Dr Eric Crampton of the University of Canterbury – a rising star – gave a great presentation at the Policy Symposium at the Conference of Economists, held this past week in (very cold) Canberra.
He was competing in the Dodgy Awards, where participants vied for the prize of “my policy area is the worst” (NBN won on a show of boo’s). But Eric’s contribution in the field of preventive health was very worthy, given the extreme tendency of public health ‘experts’ to invent really, really big scary numbers of the social costs of smoking, drinking, eating, etc.
One the more egregious errors of these Mary Poppins-types (oops, a bad analogy because didn’t she recommend a spoonful of (evil) sugar for that completely unwarranted dose of medicine peddled by exploitative, multinational BigPharma?) is to count private benefits as social costs.
But the most pleasing aspect of Eric’s presentation was to learn that the health benefits of (some) alcohol continue to stack up. Researchers had been making a fundamental error in their analyses – what – scientists undertaking flawed research? How could that be – they never do in relation to climate change? – by including previous drinkers who have given up alcohol because of illness in the control group. Clearly, this treatment was biasing the results in favour of alcohol intake. Now the best practice is to include former drinkers with those who consume alcohol.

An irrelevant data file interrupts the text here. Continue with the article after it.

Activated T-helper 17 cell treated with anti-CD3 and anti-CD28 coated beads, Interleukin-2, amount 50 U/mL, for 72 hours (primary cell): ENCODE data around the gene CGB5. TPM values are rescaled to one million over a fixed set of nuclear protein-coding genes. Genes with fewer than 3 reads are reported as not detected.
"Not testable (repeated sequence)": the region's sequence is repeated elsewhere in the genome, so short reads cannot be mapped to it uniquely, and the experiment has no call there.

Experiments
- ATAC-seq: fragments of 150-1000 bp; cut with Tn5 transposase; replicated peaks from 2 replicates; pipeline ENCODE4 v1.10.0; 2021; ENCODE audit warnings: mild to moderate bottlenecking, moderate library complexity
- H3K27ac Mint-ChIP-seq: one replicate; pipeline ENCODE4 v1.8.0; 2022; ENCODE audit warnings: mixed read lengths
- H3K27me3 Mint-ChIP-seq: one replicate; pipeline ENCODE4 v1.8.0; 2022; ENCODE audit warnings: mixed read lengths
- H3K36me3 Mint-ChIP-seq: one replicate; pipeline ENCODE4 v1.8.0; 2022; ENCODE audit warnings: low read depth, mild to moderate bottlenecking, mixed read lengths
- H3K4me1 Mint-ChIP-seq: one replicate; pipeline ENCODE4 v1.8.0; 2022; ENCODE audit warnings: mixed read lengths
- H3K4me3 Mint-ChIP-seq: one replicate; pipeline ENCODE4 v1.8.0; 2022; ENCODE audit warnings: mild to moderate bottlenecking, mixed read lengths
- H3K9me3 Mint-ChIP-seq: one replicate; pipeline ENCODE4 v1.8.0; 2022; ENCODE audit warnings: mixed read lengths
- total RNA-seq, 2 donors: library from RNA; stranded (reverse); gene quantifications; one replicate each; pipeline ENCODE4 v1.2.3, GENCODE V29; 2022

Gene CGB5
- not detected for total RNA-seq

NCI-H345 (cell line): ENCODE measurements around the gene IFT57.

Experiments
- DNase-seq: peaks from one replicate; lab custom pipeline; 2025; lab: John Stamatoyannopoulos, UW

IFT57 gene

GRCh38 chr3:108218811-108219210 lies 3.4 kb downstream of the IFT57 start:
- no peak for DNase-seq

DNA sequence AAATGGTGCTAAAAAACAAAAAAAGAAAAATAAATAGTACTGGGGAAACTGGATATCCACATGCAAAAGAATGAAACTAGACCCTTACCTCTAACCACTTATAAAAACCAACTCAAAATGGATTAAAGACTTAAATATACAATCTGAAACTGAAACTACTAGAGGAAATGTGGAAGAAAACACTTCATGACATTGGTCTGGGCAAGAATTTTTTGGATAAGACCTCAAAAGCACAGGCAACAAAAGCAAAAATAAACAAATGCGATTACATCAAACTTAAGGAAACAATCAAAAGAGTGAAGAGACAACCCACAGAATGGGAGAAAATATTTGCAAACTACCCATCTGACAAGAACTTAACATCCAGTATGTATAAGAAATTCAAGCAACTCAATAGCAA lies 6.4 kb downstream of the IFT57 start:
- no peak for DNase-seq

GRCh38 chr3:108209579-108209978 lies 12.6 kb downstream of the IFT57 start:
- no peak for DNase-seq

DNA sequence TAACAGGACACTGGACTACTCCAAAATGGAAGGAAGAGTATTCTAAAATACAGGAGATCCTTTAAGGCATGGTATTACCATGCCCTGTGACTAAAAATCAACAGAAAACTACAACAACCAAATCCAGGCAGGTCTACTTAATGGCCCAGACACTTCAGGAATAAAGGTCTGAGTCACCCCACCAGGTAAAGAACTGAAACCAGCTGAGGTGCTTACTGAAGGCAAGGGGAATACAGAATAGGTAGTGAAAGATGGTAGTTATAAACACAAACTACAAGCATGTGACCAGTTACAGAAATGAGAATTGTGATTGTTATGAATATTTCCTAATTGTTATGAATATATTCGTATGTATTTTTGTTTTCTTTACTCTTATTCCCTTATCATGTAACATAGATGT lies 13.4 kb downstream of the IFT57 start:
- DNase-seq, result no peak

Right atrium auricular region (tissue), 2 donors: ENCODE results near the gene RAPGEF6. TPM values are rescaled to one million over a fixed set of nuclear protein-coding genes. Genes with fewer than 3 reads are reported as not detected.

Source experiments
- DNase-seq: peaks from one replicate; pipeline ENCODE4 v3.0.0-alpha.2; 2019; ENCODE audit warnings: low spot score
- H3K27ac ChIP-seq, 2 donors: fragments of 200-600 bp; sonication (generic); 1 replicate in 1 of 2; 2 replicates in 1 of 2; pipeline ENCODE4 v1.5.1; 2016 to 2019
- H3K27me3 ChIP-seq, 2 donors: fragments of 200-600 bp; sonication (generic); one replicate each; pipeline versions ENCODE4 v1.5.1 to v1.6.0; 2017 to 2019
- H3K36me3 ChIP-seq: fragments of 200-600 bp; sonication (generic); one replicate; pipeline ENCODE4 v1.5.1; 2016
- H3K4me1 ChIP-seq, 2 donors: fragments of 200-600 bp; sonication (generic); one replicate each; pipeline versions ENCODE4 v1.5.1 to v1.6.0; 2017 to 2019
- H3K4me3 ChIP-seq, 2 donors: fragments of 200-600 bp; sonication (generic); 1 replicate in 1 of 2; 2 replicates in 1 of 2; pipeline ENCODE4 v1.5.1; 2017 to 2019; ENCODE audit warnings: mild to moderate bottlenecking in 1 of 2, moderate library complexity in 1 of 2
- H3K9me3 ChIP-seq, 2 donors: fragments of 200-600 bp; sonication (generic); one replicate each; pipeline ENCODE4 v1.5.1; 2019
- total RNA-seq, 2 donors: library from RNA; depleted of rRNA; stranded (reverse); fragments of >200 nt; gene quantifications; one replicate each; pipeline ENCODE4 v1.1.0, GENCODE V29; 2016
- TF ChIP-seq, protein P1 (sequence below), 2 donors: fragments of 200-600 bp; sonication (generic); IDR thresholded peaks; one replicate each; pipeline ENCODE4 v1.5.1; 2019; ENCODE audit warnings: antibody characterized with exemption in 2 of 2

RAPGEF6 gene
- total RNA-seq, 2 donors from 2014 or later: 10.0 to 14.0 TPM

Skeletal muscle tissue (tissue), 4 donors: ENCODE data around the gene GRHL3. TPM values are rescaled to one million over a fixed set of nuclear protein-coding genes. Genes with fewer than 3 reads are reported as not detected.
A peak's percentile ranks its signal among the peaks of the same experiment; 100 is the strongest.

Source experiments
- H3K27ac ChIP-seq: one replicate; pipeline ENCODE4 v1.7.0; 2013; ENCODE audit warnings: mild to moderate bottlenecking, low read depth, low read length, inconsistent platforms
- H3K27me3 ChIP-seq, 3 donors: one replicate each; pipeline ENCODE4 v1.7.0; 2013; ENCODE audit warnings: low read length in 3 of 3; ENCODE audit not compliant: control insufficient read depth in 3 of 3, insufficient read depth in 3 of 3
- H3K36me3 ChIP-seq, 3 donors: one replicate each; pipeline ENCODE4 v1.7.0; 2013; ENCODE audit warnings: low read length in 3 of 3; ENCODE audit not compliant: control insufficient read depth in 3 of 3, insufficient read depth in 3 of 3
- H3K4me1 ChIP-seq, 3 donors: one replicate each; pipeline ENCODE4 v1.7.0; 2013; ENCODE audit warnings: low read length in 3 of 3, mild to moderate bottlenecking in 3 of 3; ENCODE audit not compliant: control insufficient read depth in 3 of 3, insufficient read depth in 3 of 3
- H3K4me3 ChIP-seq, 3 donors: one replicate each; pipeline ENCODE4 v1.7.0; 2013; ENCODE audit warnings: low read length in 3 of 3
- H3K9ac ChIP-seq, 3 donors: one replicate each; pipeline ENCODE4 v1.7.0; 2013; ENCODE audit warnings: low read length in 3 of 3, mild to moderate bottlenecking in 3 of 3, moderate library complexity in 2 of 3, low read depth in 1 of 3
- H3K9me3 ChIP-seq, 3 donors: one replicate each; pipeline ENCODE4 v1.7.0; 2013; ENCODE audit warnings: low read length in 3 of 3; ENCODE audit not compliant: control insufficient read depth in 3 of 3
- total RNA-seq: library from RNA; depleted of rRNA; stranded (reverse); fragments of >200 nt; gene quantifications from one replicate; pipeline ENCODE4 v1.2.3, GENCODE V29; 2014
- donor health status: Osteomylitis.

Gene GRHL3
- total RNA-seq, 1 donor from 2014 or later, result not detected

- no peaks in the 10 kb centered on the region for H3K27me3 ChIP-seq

The pleasing result is that the health benefits of the consumption of some alcohol – less for women than men, is that fair?, I ask) persist in this new research. And so for all those wowsers who think complete abstinence is the path to good health, think again. It has to be admitted that the daily allowances are fairly small – but men seem to be able to consume up to 5 standard drinks per day before the health benefits disappear.
Actually, I have been off the gin and tonics, followed by Pinot Noir with dinner, for the past few weeks. Endone, an opiod-based drug, prescribed for the pain associated with my broken wrist (I did have nine screws and a plate put in) does not mix well with alcohol, evidently. To tell the truth, I have been very disappointed with this Endone – no euphoric highs or feelings of invincibility!